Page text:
Cassie Adcock is a historian of modern South Asia with a focus on religion and politics in modern India.
Professor Adcock is particularly interested in how ways of talking about religion and the secular shape modern political culture. Even in Europe and North America, each country has its own take on secularism. By exploring India’s distinctive controversies over religion and politics, her research helps us understand how India is secular, differently. Her work contributes to the field of comparative secularisms among scholars of religion, anthropology, law, political science, and history.
Adcock's first book, The Limits of Tolerance (2013), addresses the fraught politics of religious conversion in India. Today, many Indians argue that to interpret religious freedom to include conversion is “Western,” biased toward so-called “proselytizing religions,” and unsuited to the religious culture of the subcontinent. This perspective on religious freedom is rooted in the Gandhian tradition, and is taken by many in India to be the necessary foundation of secularism in India. Adcock's book traces the history of this secularist ideal. It shows that by highlighting the problem of religious conflict between Indian Muslims and Hindus during the 1920s, this secularist ideal worked to suppress discussion of caste conflict and inequality.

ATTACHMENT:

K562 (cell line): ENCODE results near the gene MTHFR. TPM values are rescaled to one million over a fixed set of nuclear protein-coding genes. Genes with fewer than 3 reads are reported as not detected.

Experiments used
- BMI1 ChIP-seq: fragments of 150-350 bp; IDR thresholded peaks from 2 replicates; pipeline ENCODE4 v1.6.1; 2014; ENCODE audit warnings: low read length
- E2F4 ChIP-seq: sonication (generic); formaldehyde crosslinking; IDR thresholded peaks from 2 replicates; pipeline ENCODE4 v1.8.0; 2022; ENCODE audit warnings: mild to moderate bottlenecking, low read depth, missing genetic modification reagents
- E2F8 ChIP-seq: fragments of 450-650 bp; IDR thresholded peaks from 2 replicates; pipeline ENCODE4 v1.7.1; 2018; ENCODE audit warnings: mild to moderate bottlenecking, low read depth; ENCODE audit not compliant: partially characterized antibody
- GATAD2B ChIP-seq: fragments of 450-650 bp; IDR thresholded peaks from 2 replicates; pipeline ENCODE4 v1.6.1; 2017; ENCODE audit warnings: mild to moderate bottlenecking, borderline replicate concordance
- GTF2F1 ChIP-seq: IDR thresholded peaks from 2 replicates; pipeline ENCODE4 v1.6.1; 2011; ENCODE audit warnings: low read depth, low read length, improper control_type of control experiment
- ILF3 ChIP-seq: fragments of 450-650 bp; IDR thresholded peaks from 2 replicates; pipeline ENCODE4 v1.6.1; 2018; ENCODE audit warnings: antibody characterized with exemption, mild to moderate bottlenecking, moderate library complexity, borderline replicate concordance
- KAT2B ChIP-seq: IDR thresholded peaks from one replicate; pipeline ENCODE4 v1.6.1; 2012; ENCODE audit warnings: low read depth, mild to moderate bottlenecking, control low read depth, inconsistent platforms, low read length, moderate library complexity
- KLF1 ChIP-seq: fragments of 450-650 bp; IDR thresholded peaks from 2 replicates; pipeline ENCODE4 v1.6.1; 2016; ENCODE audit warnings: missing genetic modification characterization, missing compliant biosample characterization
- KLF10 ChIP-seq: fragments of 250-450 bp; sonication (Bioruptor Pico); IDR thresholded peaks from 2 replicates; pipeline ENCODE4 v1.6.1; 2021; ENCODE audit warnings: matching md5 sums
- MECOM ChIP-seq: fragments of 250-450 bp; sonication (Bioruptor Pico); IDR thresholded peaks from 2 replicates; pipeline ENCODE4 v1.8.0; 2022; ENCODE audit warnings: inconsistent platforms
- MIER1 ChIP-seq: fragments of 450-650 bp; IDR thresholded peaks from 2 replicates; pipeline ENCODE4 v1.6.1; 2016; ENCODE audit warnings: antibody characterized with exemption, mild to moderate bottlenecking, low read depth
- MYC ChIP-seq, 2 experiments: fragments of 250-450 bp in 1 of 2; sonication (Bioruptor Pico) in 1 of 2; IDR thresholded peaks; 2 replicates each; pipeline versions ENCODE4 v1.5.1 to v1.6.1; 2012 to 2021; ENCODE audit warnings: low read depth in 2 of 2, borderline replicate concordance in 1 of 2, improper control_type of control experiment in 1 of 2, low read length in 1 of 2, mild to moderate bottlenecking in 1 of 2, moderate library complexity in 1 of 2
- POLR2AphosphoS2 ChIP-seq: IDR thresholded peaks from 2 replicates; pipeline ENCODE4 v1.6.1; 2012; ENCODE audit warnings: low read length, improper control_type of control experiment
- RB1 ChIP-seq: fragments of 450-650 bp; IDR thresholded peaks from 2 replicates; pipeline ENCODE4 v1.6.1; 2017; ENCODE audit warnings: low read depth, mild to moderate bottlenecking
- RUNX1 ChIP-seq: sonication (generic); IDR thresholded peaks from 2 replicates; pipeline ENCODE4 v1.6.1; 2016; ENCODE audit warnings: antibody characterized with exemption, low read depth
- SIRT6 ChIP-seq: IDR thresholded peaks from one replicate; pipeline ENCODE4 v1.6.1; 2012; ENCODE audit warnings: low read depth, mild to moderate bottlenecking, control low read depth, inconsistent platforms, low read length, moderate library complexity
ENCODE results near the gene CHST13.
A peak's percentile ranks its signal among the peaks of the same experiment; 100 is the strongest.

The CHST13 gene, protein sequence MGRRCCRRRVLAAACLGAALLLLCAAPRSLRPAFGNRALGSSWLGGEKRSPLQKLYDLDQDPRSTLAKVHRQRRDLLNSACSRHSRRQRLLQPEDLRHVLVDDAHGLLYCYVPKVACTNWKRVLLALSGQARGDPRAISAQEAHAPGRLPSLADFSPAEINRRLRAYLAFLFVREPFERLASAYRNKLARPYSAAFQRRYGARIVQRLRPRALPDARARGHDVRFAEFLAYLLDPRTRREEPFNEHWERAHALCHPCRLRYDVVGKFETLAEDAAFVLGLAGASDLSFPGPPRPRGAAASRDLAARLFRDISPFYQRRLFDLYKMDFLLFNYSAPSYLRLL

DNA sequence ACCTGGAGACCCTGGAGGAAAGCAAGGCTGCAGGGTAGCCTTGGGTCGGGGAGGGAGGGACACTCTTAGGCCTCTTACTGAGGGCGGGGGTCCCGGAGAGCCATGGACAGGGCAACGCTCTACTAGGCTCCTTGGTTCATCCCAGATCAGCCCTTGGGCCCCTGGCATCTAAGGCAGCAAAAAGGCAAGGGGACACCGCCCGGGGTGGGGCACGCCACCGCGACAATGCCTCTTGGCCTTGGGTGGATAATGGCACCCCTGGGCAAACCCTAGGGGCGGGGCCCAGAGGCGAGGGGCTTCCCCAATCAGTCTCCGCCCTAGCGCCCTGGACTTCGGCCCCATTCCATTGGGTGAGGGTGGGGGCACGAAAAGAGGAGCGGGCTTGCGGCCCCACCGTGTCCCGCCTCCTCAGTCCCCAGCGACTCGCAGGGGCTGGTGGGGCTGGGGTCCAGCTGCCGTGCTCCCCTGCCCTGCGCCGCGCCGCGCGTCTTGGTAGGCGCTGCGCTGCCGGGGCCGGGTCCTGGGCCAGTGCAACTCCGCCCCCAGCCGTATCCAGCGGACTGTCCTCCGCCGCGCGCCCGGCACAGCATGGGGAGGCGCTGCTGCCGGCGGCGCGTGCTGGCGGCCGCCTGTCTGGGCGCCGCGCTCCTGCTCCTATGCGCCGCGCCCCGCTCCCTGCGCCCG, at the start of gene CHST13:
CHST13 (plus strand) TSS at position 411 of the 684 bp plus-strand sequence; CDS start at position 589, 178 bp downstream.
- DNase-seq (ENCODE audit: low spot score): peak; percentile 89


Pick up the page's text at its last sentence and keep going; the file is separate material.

In her current book project, Cattle Wealth and Cow Protection: Dharma, Development and the Secular State in India, 1881-1969, Adcock turns her attention from conversion to cow protection, which denotes the sentiments, practices and politics purportedly inspired by Hindu concern for the "sacred cow." She begins with a puzzle. The first Prime Minister of the Republic of India, Jawaharlal Nehru, is known as a staunch secularist who aimed to separate the state from religion and to focus on economic development. How then can we explain the fact that under Nehru, state schemes for agricultural development incorporated cow-protectionist institutions -- gaushalas or cattle shelters -- that supposedly catered to Hindu religious feelings above all considerations of economy? This project is bringing her work into conversation with agricultural and environmental history, food and animal studies.